Clinical Assessment & Treatment Planning
It is well established that early identification and intervention are key to ameliorating the impacts of toxic stress and reducing the risk of negative health and social outcomes.
The ACEs and Toxic Stress Risk Assessment Algorithms (ADA version) help providers assess whether a patient is at low, intermediate or high risk of a toxic stress physiology. The algorithm’s toxic stress risk assessment is based on a combination of both the ACE score and the presence or absence of ACE-Associated Health Conditions.
The treatment strategy consists of education to help patients recognize and respond to the role past or present stressors may be playing in their current health conditions and addressing toxic stress physiology as a core component of treating ACE-Associated Health Conditions.
For both children and adults, addressing current stressors, increasing the total dose of buffering and protective factors such as safe, stable and nurturing relationships and environments are associated with decreased metabolic, immunologic, neuroendocrine, and inflammatory dysregulation, and improved physical and psychological health.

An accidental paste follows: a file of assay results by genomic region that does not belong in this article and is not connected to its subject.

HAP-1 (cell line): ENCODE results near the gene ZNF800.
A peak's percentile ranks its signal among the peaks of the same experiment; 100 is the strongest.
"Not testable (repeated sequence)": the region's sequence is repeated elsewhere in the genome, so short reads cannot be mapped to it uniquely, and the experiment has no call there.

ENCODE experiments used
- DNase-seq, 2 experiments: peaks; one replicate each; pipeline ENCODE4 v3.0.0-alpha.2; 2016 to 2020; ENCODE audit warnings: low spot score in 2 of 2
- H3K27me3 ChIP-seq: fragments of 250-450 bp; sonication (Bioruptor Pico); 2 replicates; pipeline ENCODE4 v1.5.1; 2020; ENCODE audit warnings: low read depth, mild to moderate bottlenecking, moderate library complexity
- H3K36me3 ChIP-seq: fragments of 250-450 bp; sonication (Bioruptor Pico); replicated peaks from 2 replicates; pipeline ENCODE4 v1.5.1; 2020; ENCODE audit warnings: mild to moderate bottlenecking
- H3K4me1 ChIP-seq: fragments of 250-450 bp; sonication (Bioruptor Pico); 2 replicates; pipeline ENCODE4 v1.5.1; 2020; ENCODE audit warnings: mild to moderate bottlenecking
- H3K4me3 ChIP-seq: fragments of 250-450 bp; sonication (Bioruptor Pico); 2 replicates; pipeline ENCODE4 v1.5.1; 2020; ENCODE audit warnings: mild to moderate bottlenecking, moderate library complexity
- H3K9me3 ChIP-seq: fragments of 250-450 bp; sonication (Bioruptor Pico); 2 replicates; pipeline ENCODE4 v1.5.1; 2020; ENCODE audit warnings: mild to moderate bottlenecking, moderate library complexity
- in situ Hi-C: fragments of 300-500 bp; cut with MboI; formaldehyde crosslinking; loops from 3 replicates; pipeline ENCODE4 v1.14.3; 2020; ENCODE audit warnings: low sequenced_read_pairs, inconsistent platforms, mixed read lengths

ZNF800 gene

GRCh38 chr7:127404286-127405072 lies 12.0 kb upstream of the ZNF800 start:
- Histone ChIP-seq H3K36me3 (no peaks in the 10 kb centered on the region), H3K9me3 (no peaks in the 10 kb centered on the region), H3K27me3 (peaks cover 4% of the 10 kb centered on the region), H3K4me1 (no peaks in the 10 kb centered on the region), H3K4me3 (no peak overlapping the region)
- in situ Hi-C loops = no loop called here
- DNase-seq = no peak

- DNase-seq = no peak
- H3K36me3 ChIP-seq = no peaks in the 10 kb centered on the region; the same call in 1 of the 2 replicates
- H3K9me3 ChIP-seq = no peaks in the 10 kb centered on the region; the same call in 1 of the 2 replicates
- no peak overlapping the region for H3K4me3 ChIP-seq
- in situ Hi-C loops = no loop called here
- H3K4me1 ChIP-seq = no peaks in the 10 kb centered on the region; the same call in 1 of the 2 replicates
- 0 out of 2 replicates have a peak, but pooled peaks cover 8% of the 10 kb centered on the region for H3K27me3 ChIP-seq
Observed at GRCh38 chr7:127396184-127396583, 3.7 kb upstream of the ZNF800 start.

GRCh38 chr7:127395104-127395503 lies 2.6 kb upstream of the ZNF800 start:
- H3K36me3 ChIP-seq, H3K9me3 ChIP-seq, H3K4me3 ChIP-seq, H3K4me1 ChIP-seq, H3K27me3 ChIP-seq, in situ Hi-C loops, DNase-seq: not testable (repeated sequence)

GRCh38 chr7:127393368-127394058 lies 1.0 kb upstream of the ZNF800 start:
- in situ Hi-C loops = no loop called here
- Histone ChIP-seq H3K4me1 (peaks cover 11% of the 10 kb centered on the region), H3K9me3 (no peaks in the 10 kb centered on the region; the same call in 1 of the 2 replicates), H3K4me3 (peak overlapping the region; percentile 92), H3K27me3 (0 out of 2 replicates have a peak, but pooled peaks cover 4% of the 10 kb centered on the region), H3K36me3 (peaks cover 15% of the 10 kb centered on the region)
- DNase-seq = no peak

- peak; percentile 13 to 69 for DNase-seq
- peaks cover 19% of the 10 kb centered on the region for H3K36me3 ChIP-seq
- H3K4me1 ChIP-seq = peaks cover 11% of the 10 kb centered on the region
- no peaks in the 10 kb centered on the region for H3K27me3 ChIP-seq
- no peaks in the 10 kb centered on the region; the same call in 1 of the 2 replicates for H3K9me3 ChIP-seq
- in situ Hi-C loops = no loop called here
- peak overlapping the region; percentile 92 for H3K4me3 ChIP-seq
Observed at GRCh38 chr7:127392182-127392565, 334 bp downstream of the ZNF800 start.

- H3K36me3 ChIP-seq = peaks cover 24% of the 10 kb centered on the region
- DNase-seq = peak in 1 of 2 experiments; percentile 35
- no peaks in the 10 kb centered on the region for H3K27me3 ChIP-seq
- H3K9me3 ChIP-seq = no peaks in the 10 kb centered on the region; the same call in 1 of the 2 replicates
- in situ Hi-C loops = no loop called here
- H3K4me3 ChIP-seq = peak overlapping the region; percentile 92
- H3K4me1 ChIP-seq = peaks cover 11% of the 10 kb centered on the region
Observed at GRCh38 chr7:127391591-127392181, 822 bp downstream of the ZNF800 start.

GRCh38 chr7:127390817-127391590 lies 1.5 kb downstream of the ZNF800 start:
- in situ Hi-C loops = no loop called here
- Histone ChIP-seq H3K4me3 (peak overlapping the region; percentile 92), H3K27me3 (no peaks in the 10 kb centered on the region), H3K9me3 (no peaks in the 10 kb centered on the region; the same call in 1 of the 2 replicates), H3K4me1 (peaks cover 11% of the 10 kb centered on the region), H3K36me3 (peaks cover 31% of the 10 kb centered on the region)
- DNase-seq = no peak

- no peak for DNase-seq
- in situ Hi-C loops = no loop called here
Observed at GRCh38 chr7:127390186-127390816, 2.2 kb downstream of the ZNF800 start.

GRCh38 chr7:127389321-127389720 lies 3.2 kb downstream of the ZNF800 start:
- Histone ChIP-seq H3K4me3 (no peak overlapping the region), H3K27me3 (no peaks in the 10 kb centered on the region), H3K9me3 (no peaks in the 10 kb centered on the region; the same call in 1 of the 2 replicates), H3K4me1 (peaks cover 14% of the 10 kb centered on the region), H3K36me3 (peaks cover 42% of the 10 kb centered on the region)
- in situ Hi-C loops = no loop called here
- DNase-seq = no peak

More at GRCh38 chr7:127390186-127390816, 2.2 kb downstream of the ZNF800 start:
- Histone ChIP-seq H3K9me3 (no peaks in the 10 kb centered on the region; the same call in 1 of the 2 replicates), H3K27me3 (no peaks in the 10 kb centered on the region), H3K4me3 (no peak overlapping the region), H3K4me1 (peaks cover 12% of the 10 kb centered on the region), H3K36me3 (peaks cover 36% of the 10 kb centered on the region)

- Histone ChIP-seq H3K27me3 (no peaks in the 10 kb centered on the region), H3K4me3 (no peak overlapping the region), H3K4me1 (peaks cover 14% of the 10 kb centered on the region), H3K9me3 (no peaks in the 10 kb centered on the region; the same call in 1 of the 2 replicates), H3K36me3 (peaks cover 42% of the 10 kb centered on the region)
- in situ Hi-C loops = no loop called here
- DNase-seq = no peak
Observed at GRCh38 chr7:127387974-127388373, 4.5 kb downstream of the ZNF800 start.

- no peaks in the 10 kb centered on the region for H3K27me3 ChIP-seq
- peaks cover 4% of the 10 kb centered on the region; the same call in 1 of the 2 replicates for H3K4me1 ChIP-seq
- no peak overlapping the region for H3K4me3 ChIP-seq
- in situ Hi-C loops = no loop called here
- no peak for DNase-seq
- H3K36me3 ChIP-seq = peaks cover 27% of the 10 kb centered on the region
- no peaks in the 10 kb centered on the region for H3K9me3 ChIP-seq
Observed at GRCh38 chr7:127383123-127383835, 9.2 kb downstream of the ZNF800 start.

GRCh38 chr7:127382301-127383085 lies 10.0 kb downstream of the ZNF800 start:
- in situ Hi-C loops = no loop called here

When treatment comes later in life, it is known that for individuals with ACEs, addressing the resulting toxic stress physiology is important for improving ACE-Associated Health Conditions, as well as for averting future consequences.
Clinical response to identification of ACEs and increased risk of toxic stress should include:
1. Applying principles of trauma-informed care including establishing trust, safety, and collaborative decision-making
2. Identification and treatment of ACE-Associated Health Conditions by supplementing usual care with patient education on toxic stress and strategies to regulate the stress response including:
- Supportive relationships, including with caregivers (for children), other family members, and peers
- High-quality, sufficient sleep
- Balanced nutrition
- Regular physical activity
- Mindfulness and meditation
- Mental health care, including psychotherapy or psychiatric care, and substance use disorder treatment, when indicated
3. Validation of existing strengths and protective factors
4. Referral to needed patient resources or interventions, such as educational materials, social work, care coordination or patient navigation, community health workers, as well as the six pillars listed above
5. Follow-up as necessary, using the presenting ACE-Associated Health Condition(s) as indicators of treatment progress